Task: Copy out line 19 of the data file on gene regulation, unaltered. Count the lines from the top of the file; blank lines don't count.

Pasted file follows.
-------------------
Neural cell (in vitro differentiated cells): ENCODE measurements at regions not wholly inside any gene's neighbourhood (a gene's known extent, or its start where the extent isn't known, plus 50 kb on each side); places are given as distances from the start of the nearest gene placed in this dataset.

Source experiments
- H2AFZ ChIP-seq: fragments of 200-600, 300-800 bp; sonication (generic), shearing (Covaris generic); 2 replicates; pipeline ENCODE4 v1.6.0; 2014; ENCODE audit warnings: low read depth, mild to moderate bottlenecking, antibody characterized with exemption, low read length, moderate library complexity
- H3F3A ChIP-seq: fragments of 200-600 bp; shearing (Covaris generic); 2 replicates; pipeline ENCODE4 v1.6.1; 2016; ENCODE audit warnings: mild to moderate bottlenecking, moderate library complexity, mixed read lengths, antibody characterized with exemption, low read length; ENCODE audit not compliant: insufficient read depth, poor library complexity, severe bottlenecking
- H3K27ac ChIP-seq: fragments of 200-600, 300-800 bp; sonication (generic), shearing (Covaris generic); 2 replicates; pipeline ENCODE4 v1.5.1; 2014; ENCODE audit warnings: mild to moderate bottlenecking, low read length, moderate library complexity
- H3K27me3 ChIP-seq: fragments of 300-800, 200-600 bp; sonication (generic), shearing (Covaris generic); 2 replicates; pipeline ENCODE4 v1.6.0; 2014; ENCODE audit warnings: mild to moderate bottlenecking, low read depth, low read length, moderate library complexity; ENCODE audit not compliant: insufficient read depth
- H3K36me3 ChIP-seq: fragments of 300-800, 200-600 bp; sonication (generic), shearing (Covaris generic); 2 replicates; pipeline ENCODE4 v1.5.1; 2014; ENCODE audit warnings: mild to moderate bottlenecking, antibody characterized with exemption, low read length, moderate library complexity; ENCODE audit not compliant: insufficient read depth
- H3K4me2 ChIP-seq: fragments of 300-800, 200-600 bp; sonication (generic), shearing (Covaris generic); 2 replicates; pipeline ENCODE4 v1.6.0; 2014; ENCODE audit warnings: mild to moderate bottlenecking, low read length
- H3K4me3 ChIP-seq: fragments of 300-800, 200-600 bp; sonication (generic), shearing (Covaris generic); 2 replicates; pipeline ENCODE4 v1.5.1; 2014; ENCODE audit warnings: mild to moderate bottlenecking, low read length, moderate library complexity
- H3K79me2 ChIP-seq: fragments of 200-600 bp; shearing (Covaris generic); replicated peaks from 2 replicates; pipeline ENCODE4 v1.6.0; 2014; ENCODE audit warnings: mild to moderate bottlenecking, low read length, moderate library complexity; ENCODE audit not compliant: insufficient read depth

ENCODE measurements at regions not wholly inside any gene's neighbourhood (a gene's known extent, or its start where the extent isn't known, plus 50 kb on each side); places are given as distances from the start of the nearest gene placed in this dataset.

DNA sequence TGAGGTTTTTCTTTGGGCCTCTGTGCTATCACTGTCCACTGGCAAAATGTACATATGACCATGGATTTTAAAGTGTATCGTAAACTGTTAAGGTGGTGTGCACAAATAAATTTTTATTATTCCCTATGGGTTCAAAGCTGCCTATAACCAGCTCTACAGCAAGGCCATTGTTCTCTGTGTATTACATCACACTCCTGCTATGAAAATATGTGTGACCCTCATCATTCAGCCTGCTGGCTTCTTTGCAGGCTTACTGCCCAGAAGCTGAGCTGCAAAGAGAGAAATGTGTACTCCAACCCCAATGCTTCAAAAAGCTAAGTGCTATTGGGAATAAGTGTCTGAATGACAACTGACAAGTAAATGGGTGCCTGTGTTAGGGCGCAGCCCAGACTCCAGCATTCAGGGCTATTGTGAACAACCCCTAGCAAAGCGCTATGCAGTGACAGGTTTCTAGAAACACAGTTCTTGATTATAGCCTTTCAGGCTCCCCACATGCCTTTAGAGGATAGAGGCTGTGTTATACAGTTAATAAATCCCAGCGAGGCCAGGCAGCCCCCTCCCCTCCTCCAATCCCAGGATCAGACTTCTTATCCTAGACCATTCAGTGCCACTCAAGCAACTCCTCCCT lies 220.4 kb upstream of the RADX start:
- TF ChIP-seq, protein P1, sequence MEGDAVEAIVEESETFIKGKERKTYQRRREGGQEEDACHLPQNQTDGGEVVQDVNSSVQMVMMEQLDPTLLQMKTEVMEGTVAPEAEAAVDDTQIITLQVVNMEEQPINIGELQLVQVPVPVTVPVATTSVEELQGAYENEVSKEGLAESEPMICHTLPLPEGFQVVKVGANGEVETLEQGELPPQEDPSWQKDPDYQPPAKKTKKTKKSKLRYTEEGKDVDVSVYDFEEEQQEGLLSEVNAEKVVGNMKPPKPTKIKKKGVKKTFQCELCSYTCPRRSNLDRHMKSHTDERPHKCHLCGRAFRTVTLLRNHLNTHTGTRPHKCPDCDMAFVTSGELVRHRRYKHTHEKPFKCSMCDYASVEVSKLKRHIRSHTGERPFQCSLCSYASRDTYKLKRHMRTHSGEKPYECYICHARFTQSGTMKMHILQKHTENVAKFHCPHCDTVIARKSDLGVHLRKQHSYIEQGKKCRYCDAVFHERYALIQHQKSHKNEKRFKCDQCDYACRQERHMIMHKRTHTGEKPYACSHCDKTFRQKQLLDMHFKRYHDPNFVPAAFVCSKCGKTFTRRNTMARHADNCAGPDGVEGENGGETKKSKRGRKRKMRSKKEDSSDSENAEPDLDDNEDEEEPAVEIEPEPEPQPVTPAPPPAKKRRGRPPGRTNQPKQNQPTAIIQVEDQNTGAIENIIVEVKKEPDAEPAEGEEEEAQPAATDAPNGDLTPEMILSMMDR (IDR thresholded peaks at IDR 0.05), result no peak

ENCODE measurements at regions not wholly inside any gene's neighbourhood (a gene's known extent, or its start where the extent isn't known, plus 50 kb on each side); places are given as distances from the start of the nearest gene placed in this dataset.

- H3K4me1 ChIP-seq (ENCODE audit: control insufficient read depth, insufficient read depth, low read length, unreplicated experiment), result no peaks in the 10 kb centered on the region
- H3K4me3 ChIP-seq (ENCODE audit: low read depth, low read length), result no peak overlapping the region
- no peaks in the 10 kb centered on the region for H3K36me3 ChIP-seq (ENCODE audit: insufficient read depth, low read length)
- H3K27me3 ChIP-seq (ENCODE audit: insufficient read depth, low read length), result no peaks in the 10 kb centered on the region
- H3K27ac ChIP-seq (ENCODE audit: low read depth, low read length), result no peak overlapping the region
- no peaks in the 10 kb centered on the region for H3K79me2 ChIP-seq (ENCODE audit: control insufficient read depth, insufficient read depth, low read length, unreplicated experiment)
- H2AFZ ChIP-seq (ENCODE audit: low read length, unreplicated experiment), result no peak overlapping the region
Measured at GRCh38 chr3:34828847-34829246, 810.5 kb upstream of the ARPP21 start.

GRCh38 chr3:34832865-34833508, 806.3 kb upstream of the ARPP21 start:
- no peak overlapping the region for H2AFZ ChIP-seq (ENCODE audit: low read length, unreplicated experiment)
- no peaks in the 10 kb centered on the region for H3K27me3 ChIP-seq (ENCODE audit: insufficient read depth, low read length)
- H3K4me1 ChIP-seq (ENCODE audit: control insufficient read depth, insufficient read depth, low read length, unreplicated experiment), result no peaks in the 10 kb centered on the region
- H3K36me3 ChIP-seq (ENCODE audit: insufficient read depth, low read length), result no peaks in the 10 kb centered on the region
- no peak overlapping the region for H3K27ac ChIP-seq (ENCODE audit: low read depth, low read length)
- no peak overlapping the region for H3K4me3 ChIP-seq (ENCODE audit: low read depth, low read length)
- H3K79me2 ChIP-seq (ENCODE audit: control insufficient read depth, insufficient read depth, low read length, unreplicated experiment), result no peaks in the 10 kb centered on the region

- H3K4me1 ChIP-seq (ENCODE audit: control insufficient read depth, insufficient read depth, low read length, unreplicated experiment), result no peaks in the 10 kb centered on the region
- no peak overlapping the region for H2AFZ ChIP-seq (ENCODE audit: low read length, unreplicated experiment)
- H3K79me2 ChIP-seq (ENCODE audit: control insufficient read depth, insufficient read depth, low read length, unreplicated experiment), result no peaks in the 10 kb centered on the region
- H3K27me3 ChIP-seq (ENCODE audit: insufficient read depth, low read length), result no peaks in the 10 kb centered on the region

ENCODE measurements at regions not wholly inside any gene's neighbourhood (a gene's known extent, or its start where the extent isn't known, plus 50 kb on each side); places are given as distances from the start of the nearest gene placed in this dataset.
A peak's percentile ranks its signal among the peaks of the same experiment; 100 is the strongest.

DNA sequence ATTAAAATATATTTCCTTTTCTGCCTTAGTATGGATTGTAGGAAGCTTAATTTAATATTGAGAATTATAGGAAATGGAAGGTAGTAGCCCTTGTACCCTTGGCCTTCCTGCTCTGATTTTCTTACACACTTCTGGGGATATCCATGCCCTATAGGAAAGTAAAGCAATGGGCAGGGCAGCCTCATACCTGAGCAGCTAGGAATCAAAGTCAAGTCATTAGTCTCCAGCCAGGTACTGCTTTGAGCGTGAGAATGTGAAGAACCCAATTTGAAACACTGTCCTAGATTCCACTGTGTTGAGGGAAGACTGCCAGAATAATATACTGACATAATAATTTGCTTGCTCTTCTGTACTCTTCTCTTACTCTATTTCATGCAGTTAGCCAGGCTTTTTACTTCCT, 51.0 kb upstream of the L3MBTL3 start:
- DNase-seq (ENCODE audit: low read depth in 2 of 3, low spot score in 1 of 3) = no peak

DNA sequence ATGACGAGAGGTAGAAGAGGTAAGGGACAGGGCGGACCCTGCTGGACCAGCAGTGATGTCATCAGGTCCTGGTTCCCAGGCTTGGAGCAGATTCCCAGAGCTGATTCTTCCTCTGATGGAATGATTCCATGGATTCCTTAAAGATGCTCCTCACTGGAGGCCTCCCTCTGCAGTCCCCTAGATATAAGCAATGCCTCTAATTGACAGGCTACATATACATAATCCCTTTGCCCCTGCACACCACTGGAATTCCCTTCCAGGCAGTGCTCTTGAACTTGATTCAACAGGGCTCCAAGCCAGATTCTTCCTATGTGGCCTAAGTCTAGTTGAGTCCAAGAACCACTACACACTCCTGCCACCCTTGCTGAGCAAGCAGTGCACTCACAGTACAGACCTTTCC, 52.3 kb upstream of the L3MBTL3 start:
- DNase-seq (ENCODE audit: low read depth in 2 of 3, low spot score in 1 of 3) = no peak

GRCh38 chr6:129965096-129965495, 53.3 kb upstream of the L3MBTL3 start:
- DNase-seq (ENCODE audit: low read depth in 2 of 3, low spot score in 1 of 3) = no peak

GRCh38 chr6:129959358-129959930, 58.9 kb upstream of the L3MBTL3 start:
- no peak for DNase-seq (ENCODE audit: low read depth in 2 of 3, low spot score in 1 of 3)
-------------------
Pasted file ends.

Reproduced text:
- H3K27ac ChIP-seq (ENCODE audit: low read depth, low read length), result no peak overlapping the region